We generated the geospatial network by combining three spatial datasets: high resolution human settlement/urban footprint data derived from satellite imagery7 (~ 12 m GUF: Global Urban Footprint), human population distribution data by Worldpop17,18, and the Rwandan road network data15 (Fig. 1). The urban footprint raster layer was converted into polygons, a 25 m buffer was created around them, and the corresponding population for these polygons was added using Worldpop data. All polygons within 75 m (for an effective distance of 100 m) from the roads were selected, and the nearest point from their centroids to the roads was determined. Thereafter, the shortest road distances between all points were calculated, resulting in a network whose nodes corresponded to urban settlement points with their associated populations and edges to the shortest road distances between all points. The network was pruned to keep only those nodes with populations of 10 or more people to improve computation speed for subsequent analyses. The geospatial network was constructed in ArcGIS 10.4 software by ESRI (2016, Redlands, CA), using its Network Analyst tool.

Figure 1
figure 1

Network creation process depicting how the three GIS layers (urban footprint7, population17,18, and roads15) were combined to form a network. (a) Section of urban footprint (UF) layer in raster form. (b) Conversion of the UF raster to polygon with added population information and 25 m buffer. (c) Subset urban areas that are near roads (100 m including the buffer). (d) Conversion of urban areas into points on the road network. (e) Calculation of road distances between urban points. (Edges with less than one human commuting between nodes have not been displayed in the generated network to facilitate network visualization).

Human mobility

In order to assist in predicting disease propagation, the edges of the network were weighted by commuting rates: that is, the proportion of the population in a source node that commutes to a destination node. In the absence of readily available commuting data for Rwanda, we chose to estimate these commuting rates by adapting the radiation model described by Simini et al.8 to incorporating road distances instead of straight-line Euclidean distances. We also used the same commuting proportion as Simini et al.8, 11%. The expected commuting rate \(\sigma_{ji}\) from a source node \(j\) and a destination node \(i\) is:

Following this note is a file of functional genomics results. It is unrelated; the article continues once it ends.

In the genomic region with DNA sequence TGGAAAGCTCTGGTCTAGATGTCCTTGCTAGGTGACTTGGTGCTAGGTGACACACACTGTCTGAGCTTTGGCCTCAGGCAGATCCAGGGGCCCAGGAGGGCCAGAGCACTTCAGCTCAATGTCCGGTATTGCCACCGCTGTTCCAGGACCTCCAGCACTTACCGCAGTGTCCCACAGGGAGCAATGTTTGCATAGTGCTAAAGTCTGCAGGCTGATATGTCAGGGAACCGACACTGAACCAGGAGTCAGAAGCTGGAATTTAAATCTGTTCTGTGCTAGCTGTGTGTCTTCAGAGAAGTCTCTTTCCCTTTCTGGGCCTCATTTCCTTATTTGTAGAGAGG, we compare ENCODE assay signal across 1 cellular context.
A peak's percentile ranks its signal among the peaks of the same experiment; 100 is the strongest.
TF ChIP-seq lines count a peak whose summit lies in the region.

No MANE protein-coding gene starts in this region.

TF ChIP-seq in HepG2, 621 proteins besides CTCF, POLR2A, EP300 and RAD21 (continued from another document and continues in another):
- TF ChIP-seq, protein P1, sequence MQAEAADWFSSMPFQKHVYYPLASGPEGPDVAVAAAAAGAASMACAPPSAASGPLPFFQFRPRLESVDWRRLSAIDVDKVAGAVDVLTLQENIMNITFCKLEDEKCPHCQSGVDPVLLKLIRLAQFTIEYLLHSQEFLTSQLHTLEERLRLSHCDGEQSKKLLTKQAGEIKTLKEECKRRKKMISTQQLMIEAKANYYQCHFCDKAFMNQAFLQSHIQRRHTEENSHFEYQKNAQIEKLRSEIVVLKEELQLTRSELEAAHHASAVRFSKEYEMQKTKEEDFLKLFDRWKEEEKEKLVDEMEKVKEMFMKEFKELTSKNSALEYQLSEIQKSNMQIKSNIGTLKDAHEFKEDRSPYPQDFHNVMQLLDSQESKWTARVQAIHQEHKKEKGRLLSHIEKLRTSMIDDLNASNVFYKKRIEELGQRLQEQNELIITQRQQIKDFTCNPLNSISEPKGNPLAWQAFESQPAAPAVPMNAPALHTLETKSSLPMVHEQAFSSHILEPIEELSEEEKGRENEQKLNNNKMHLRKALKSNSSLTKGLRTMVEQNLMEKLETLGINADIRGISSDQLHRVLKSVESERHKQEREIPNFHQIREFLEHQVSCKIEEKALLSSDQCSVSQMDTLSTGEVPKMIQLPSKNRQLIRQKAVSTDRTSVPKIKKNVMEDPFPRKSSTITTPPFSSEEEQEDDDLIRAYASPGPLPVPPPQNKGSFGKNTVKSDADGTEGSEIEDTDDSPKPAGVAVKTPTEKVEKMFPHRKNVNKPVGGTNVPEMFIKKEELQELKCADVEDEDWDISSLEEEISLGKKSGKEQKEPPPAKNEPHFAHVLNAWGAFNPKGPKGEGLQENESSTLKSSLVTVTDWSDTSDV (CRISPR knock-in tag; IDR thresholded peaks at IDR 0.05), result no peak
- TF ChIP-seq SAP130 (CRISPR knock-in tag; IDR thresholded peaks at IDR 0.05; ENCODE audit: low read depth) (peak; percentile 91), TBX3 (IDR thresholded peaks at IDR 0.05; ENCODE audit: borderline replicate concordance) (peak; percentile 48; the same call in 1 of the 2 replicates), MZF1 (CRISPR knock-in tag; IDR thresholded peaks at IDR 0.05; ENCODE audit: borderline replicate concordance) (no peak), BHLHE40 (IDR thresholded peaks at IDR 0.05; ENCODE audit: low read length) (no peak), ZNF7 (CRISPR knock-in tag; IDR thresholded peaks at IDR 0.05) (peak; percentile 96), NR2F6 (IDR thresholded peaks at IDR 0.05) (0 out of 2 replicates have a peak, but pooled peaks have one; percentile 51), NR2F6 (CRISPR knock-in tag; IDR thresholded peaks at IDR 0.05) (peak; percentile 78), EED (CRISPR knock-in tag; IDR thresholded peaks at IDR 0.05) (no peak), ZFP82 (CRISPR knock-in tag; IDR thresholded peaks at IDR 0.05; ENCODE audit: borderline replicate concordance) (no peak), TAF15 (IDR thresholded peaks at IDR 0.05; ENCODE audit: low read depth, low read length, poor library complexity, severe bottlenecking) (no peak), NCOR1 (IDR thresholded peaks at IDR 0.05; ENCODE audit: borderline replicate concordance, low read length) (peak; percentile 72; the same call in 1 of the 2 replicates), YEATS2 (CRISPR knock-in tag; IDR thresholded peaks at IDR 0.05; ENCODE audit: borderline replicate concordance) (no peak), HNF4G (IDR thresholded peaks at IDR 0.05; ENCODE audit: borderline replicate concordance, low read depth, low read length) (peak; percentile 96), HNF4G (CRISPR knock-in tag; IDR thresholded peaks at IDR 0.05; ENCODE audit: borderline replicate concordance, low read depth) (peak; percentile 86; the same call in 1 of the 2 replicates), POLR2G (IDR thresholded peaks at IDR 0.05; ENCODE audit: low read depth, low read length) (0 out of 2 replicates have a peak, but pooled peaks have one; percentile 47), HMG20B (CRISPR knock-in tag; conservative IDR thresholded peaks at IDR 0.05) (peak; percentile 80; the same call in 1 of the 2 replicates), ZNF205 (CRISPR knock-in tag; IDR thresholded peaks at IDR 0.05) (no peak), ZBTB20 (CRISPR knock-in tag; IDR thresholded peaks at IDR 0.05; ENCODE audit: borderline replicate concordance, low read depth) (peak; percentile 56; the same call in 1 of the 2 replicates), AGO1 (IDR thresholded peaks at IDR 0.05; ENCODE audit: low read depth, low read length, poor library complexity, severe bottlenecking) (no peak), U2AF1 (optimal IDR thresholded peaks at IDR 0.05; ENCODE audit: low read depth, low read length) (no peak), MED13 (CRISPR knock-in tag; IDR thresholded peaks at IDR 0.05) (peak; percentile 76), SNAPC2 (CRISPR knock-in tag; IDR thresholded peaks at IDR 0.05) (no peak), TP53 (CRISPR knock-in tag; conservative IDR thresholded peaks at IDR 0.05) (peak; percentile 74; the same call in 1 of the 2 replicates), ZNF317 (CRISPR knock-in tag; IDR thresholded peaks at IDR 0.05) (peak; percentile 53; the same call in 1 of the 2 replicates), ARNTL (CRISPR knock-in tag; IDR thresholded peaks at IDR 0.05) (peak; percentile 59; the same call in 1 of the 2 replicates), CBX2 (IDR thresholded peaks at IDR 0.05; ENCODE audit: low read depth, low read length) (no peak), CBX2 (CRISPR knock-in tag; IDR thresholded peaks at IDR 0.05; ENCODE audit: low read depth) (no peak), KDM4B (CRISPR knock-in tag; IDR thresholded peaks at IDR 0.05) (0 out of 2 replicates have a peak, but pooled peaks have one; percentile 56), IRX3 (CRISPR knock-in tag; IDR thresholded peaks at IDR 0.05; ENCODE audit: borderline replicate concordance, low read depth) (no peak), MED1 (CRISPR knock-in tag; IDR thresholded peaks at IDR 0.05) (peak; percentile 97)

$$E\left[ {\sigma_{ji} } \right] = \left\langle {\sigma_{ji} } \right\rangle = \sigma_{j} \frac{{n_{j} n_{i} }}{{\left( {n_{j} + s_{ji} } \right)\left( {n_{j} + n_{i} + s_{ji} } \right)}}$$

where \(n_{j}\) and \(n_{i}\) are the populations for nodes \(j\) and \(i\), and \(s_{ji}\) is the total population (excluding \(j\) and \(i\)) of locations within the same road distance to \(j\) as that between \(j\) and \(i\). The total commuting rate of individuals in \(j\) is \(\sigma_{j} = N_{c} /N\) = 11%, where \(N_{c}\) is the total number of commuters and \(N\) is the total population in the country.

Disease model

To test the created network as a framework upon which to model infectious diseases, we simulated the spread of pandemic influenza A H1N1 (pH1N1) via a discrete stochastic SEIR compartmental model, in which the disease spread is simulated both within and between nodes (i.e. urban/built-up areas with their associated populations). Using the metapopulation model approach, each node in the network underwent the compartmental model process that simulated disease progression in its population as a result of both within-node and between-node outbreak spread. In the SEIR model, a susceptible person becomes infected upon contact with an infectious individual and transitions to the latent compartment, after which the individual becomes infectious (symptomatic or asymptomatic) and subsequently recovers with immunity to future infections (Fig. 2). All disease parameters used in the model were obtained from existing literature on influenza and pH1N1 (Table 1) and no additional estimates were made. Transitions across the compartments were sampled from multinomial distributions with associated probabilities (transition rates) and sizes (number of individuals in the compartment).

Figure 2
figure 2